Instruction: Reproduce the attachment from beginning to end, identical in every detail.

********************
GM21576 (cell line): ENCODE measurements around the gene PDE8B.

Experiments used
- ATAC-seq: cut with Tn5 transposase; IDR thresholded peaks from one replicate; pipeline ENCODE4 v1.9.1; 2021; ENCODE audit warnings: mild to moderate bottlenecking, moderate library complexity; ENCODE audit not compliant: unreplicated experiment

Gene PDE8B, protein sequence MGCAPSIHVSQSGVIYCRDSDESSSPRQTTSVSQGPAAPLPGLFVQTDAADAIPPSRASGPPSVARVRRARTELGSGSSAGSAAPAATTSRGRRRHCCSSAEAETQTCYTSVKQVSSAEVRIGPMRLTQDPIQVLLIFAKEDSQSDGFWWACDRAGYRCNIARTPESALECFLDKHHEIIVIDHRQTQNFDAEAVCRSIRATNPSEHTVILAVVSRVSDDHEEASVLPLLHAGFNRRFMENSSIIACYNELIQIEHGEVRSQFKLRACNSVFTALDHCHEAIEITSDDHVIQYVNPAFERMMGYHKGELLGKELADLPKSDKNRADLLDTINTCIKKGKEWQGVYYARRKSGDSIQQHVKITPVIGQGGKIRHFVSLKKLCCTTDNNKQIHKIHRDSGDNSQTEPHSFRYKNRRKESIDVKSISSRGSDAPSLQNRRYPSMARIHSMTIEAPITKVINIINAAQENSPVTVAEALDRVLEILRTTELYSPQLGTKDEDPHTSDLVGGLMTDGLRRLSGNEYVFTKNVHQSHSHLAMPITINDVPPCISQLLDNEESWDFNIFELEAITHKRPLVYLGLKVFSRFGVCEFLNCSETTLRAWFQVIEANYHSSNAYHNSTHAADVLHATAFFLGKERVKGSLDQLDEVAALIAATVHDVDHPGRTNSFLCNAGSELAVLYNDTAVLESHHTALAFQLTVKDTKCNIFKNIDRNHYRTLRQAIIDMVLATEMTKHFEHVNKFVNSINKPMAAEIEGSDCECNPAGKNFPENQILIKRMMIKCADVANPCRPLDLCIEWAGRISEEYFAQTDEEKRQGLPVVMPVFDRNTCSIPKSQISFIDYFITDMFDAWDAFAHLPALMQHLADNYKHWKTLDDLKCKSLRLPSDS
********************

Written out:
GM21576 (cell line): ENCODE measurements around the gene PDE8B.

Experiments used
- ATAC-seq: cut with Tn5 transposase; IDR thresholded peaks from one replicate; pipeline ENCODE4 v1.9.1; 2021; ENCODE audit warnings: mild to moderate bottlenecking, moderate library complexity; ENCODE audit not compliant: unreplicated experiment

Gene PDE8B, protein sequence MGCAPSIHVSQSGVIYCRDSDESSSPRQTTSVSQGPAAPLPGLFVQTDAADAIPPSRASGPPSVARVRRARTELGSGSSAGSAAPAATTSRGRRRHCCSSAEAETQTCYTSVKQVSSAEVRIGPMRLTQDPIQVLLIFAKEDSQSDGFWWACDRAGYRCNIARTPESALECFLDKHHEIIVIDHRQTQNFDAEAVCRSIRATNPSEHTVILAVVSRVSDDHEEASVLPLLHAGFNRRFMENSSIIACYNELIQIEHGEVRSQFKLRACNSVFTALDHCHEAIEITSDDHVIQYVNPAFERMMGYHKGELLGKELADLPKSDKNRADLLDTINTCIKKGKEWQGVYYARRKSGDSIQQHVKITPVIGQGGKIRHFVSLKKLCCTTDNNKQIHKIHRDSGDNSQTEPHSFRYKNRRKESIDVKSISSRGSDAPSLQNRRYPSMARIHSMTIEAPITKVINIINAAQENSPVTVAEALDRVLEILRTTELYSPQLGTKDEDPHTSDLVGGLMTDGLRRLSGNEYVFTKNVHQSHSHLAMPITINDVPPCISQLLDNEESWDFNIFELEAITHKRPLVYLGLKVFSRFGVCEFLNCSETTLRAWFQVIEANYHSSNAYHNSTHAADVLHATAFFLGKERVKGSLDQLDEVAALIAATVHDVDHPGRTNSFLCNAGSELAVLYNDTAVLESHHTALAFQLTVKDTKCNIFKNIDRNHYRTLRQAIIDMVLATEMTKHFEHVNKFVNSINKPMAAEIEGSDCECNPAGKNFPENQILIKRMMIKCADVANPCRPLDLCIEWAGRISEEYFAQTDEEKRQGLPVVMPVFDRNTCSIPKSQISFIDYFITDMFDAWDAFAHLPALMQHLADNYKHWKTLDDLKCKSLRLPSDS